Croydon College of Art & Design - Associate of Arts, Communication
Northern Virginia Community College - Foundation Degree, Fine Art
After working in the hospitality and entertainment industry for more than two decades, Diana Yeside Johnson was looking for new ways to assist others. A certified professional trainer in customer service, she was interested in improving productivity and the quality of service in other’s professional and personal lives through emotional intelligence training.
Now serving as the executive director at Team Management Partners, Diana and her team set out to improve internal working relations between management and employees in both public and private enterprises. In addition to ratcheting up frequent flyer miles. Diana has lived and worked in multiple countries, including the United States, United Kingdom and Nigeria. She’s also coordinated programs in every one of those countries, as well as Ghana and Sierra Leone.
With such an impressive resume, Diana doesn’t see an end goal quite yet. “For me, my work is continuous growth and personal development … There’s so much to be done,” she says.
None of us know how long we have here. It’s so important to find one's purpose.
What responsibilities do you have in your job?
I’m the lead facilitator for the team, but apart from that, my duties include diagnostics for clients, designing proposals and training modules, writing reports of all training sessions, research, operations management and marketing.
How did you decide a job in this career field was right for you?
The course of my career seemed to wind its way here. Working in sales, customer service and the entertainment and hospitality industries, I was always involved with people. And my involvement in training teams in customer service helped me discover what most teams lacked: emotional intelligence and the ability to work together cohesively. So I naturally veered into facilitating soft skills and team building sessions.
What is your favorite part of your job?
Facilitating. I find each session so extraordinarily different from the next, and most importantly, I learn so much about myself and about human nature from these sessions. It fascinates me!
What challenges keep you awake at night?
I worry about my children. I hope I’ve instilled the right values in them and the coping mechanisms to face life's challenges.
Is work/life balance ever a problem with you? If so, what is one no-fail tactic you use to create balance?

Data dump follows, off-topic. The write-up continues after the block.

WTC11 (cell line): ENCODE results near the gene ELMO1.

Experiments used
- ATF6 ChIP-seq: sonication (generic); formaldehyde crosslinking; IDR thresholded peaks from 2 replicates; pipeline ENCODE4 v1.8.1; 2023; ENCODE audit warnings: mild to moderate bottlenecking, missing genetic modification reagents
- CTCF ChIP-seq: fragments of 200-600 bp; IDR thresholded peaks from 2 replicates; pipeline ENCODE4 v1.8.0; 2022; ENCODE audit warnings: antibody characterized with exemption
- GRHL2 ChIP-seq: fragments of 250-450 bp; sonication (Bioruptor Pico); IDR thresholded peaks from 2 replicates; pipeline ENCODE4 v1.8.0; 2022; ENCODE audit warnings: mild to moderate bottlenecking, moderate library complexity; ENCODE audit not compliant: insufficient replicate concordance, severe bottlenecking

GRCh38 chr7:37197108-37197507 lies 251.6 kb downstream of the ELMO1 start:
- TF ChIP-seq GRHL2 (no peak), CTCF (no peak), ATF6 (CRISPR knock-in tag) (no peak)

If I find myself getting extremely stressed, I take off to the beach or a new place for a couple of days. I also exercise regularly, which really helps in reducing stress.
Was there ever a moment in your career where you’ve thought, “I made it!” What was it?
My work is continuous growth and personal development, so I doubt if there will ever be a point when I’ll feel "I made it." But on several occasions like after a session, participants have come up to me and made statements like, "This has changed my life," or "This has given me back my self-esteem." In those moments, I feel wonderful! I feel like I’ve achieved some of my purpose.
What are some of the rules you live by?
Honesty, integrity and love. None of us know how long we have here. It’s so important to find one's purpose and make any changes for the better. It's like throwing a pebble into water: there will always be a ripple effect, no matter how small the pebble. At the end of the day, we’re all accountable for how we’ve lived our lives and what we did with the opportunities we had.
What qualities does it take for someone to be successful in your line of work?
I think you have to genuinely like people and be really interested in human nature. The work I do calls for understanding, patience, empathy, the embracing of diversity and the ability to adapt to change. It calls for people management skills and a well-developed level of emotional intelligence, too.
What one piece of advice do you wish you could tell a 21-year-old version of yourself?
Believe in yourself and your abilities. Never let anyone undermine you. Trust your instincts. Listen to that "inner voice.” Don't be afraid to fail; through failure comes key learning, knowledge and eventually, wisdom. Pick yourself up and move on! We’re all travelers here, and those who are afraid to experience new horizons lose out on so much in life. Fear is the greatest inhibitor. Trust me, I know! Align yourself with people who have—and appreciate—appropriate values. That way, you’ll never be in conflict with your inner self.
Where do you see yourself five years from now?
Hopefully, still living and learning! There is so much to do and so little time. I need to do a lot more work with the youth of Nigeria; helping them to build confidence and self-esteem. We’re living in bad times where ethics and values have gone awry. We need to steer the young in the right direction, because the hope for a better country lies within them. We need to equip them with the best coping mechanisms and values possible. We need to rebuild their trust and belief.
There is still so much to do.